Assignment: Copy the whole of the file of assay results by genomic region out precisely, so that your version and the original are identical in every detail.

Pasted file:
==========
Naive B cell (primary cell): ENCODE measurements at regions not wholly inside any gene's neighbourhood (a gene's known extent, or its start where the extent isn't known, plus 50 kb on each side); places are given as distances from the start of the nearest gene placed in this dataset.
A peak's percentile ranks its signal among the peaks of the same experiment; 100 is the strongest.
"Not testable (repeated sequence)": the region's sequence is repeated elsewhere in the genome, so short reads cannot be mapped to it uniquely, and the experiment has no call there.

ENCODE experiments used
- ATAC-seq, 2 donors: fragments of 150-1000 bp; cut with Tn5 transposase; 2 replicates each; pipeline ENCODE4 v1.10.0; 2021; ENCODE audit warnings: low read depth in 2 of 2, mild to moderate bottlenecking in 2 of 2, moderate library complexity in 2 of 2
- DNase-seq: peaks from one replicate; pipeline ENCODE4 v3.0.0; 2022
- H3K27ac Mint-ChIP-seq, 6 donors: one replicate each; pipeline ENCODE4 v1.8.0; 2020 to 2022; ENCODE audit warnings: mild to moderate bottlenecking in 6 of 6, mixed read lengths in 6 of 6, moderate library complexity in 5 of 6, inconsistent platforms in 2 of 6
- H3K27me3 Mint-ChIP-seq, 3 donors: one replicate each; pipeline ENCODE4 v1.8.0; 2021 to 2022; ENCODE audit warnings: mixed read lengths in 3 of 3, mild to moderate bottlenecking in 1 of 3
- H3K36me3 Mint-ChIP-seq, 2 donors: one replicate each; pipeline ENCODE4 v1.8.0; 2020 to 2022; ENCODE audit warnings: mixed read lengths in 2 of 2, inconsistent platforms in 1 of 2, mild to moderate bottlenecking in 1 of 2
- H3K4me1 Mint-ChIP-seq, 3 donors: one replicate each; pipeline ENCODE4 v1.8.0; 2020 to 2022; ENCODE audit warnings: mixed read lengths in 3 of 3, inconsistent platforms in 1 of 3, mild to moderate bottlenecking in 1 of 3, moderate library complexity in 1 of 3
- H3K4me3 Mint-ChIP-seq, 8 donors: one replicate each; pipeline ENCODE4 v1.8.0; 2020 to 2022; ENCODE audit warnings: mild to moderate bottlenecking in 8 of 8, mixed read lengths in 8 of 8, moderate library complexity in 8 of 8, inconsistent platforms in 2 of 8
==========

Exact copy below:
Naive B cell (primary cell): ENCODE measurements at regions not wholly inside any gene's neighbourhood (a gene's known extent, or its start where the extent isn't known, plus 50 kb on each side); places are given as distances from the start of the nearest gene placed in this dataset.
A peak's percentile ranks its signal among the peaks of the same experiment; 100 is the strongest.
"Not testable (repeated sequence)": the region's sequence is repeated elsewhere in the genome, so short reads cannot be mapped to it uniquely, and the experiment has no call there.

ENCODE experiments used
- ATAC-seq, 2 donors: fragments of 150-1000 bp; cut with Tn5 transposase; 2 replicates each; pipeline ENCODE4 v1.10.0; 2021; ENCODE audit warnings: low read depth in 2 of 2, mild to moderate bottlenecking in 2 of 2, moderate library complexity in 2 of 2
- DNase-seq: peaks from one replicate; pipeline ENCODE4 v3.0.0; 2022
- H3K27ac Mint-ChIP-seq, 6 donors: one replicate each; pipeline ENCODE4 v1.8.0; 2020 to 2022; ENCODE audit warnings: mild to moderate bottlenecking in 6 of 6, mixed read lengths in 6 of 6, moderate library complexity in 5 of 6, inconsistent platforms in 2 of 6
- H3K27me3 Mint-ChIP-seq, 3 donors: one replicate each; pipeline ENCODE4 v1.8.0; 2021 to 2022; ENCODE audit warnings: mixed read lengths in 3 of 3, mild to moderate bottlenecking in 1 of 3
- H3K36me3 Mint-ChIP-seq, 2 donors: one replicate each; pipeline ENCODE4 v1.8.0; 2020 to 2022; ENCODE audit warnings: mixed read lengths in 2 of 2, inconsistent platforms in 1 of 2, mild to moderate bottlenecking in 1 of 2
- H3K4me1 Mint-ChIP-seq, 3 donors: one replicate each; pipeline ENCODE4 v1.8.0; 2020 to 2022; ENCODE audit warnings: mixed read lengths in 3 of 3, inconsistent platforms in 1 of 3, mild to moderate bottlenecking in 1 of 3, moderate library complexity in 1 of 3
- H3K4me3 Mint-ChIP-seq, 8 donors: one replicate each; pipeline ENCODE4 v1.8.0; 2020 to 2022; ENCODE audit warnings: mild to moderate bottlenecking in 8 of 8, mixed read lengths in 8 of 8, moderate library complexity in 8 of 8, inconsistent platforms in 2 of 8